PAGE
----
What’s Your Goal? Making the Right Decision to Refinance

What’s Your Goal? Making the Right Decision to Refinance


I always start out each of my refinance (what’s a refinance?) client meetings with the same blank check question: “How can I help you meet your needs and goals for the transaction today?” I’m thinking of setting up a camera to catch my client’s priceless reactions when my first question has been asked. Eyes glaze over, their breathe is shortened as they stumble out the phrase “I just want to lower my interest rate.” And with that, everything has gone south.

We’re thirty seconds in and I’m convinced only one of us has thought this through. I’ll give you hint, it’s the one that has helped navigate doe eyed, well intentioned clients through the refinance process for over 15 years. Now, I can’t argue having the lowest interest rate makes you the top dog at the community BBQ, but I will tell you this: Refinancing a home mortgage to a lower interest rate isn’t always the only decision you need to consider. Believe it or not, refinancing requires you to have a goal in mind. Consider these three things when deciding your goal for the transaction:

Reducing the interest rate. It’s a plain fact that the lower the interest rate, the less total interest that you will pay back to the bank. Reducing your interest rate as little as .500% based on higher current balances can save you thousands of dollars in interest over the life of the loan. There is no magic number for a fail save reason to refinance based on interest rate reduction, although most loan officers will try to tell you there is one. It just has to make sense, based on the costs of doing the refinance.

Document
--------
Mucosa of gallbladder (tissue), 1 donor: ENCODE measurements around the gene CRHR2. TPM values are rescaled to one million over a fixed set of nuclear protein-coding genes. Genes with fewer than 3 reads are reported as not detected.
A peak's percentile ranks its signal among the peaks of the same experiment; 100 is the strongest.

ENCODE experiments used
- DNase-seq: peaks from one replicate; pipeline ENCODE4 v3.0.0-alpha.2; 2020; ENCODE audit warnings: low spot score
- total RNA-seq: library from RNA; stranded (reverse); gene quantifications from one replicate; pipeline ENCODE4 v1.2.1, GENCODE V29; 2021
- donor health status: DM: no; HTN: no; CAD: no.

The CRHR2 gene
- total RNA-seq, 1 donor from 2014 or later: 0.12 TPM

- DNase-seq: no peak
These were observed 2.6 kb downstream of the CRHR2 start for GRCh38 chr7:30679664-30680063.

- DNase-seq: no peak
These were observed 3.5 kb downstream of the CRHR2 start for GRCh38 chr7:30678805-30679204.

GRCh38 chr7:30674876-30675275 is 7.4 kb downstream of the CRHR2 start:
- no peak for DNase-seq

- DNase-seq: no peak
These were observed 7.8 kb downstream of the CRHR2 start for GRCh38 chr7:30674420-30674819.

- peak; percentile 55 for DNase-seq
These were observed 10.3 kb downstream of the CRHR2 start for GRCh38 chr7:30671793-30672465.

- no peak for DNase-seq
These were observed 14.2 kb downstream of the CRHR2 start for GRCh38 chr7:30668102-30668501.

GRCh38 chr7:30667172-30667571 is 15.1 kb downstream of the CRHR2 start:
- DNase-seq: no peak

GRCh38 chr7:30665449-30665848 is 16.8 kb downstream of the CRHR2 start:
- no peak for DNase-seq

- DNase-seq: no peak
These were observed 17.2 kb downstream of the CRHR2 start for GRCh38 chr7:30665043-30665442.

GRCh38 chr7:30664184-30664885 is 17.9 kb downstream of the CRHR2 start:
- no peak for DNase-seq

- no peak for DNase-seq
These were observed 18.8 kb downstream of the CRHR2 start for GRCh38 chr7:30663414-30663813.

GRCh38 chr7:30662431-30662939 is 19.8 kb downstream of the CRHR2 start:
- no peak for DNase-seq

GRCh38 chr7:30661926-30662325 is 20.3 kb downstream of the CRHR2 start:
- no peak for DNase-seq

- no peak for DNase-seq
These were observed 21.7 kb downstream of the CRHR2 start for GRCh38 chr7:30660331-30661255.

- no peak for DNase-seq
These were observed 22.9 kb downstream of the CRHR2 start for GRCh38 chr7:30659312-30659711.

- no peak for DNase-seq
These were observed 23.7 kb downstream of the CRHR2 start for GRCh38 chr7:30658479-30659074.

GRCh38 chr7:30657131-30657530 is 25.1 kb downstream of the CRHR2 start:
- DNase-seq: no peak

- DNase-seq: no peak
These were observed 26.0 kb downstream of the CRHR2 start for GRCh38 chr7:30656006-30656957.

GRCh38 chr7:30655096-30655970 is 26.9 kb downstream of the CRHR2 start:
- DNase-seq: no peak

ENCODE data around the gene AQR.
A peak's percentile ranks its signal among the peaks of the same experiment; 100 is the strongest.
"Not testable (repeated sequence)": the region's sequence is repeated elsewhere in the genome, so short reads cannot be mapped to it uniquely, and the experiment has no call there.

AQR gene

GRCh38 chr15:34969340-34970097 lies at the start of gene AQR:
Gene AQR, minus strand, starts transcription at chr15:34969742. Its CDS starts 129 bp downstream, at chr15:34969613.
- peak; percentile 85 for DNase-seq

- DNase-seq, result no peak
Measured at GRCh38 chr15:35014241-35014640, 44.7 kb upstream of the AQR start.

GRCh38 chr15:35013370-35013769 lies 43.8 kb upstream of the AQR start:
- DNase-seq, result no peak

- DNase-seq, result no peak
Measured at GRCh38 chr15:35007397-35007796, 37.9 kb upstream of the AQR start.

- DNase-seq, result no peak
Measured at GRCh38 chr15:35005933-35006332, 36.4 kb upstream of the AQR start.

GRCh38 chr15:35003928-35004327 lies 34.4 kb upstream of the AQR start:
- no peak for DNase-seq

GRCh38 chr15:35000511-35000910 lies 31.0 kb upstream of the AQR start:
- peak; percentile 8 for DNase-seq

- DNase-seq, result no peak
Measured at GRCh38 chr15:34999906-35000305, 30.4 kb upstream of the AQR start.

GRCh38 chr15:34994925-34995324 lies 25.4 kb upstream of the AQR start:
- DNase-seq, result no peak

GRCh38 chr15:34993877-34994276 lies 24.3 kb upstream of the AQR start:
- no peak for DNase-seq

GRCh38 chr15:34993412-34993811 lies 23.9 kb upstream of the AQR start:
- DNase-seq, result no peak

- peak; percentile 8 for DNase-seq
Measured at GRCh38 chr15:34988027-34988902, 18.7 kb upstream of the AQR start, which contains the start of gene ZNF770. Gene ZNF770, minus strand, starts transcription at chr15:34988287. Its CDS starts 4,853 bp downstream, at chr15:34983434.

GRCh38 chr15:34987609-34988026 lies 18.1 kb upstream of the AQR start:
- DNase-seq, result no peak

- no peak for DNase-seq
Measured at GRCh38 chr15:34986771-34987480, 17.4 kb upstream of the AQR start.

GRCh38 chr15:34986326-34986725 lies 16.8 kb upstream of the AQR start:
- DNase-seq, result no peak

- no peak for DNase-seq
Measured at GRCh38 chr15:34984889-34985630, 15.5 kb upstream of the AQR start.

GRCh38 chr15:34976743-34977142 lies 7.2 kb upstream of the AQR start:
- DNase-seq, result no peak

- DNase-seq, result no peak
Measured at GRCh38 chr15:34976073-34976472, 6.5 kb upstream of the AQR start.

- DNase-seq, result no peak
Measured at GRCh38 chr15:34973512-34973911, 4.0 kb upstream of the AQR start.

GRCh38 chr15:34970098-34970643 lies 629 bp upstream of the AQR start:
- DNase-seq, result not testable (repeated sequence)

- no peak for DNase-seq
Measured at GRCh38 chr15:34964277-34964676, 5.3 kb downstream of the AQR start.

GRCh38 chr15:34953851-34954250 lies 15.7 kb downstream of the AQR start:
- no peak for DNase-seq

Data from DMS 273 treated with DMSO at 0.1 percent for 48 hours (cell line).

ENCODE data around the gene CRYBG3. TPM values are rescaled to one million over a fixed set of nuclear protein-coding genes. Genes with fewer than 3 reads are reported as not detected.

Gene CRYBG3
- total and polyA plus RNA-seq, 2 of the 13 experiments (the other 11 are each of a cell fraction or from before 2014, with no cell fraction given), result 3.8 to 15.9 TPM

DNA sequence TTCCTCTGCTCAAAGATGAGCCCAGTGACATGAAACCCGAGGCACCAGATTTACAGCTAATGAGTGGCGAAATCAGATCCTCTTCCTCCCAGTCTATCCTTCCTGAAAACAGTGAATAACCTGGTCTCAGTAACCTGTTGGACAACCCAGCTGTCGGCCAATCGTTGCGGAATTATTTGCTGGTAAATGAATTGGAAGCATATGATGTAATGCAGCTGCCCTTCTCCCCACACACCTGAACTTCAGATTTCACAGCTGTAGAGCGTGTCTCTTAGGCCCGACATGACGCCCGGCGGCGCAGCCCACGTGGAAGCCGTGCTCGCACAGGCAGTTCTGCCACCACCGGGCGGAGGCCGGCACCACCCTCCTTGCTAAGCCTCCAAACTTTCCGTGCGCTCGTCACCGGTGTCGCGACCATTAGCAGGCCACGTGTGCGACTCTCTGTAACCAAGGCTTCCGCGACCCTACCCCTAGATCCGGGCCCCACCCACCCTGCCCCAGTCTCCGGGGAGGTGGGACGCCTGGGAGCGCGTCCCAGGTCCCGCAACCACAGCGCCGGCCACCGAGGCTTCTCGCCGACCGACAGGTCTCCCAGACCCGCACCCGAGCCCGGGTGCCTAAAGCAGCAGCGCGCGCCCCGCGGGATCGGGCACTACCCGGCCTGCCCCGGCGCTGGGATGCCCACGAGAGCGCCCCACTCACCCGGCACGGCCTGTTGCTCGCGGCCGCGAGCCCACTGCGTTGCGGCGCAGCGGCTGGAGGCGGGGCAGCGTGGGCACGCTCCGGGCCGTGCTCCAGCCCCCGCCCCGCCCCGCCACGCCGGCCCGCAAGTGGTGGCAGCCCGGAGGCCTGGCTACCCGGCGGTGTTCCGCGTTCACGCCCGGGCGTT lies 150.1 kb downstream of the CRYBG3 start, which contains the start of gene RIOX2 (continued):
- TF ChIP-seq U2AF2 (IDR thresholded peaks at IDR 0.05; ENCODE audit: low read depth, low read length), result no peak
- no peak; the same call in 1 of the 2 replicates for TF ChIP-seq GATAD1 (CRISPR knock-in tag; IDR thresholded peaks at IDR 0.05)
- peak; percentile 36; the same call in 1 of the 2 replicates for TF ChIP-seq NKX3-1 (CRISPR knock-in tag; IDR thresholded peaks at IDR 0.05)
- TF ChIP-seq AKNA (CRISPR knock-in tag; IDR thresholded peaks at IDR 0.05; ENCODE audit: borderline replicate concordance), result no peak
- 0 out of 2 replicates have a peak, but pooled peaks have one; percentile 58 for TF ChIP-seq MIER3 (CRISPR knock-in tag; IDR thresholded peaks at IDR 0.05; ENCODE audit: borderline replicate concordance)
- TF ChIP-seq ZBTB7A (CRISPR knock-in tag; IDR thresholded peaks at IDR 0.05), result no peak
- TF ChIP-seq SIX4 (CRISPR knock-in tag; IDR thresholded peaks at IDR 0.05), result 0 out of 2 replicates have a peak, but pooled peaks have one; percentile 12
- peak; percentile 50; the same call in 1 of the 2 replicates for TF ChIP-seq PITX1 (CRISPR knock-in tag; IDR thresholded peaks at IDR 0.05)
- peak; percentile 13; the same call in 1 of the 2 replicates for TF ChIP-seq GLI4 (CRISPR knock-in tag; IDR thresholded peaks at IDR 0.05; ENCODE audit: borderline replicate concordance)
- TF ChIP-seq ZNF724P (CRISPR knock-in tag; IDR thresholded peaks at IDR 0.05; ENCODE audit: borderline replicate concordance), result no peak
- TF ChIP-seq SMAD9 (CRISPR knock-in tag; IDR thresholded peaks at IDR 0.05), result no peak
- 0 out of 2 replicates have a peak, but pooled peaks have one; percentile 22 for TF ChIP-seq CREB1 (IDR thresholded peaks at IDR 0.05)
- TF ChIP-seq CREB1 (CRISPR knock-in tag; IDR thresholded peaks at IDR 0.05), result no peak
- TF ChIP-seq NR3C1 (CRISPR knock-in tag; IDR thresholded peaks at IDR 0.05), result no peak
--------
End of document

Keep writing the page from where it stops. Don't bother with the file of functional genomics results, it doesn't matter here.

Consolidating your debt. Refinancing your current home mortgage is a great tool to allow you to pay off an existing second mortgage or outstanding home equity line of credit balance by consolidating them. Under certain circumstances, even some consumer accounts such as credit cards or auto bills can be included to form one consolidated payment.

Switching terms. If you got in on an adjustable rate mortgage for your home, refinancing to convert to a fixed rate mortgage is often an ideal situation, especially in low interest-rate environments like now. You might also consider switching from a 30 to a 15 year mortgage (or even a 10 yr note period) to help accelerate the repayment of your mortgage and save drastically on total interest paid. Some prefer to also maximize a reduction in total payment by restarting the amortization at 30 yrs (although I highly urge you against doing this based on the amount of extra interest you’ll pay in the long run).

Deciding your goal for a refinance isn’t always as easy as how much can you get the interest rate down. No matter what your goal for refinancing turns out to be, make sure that it fits into your plan. Talk your new mortgage plans over with your local community loan officer to make sure that the program that you’re getting is an ideal fit for your needs and goals for completing the transaction. You’ll be glad you did.

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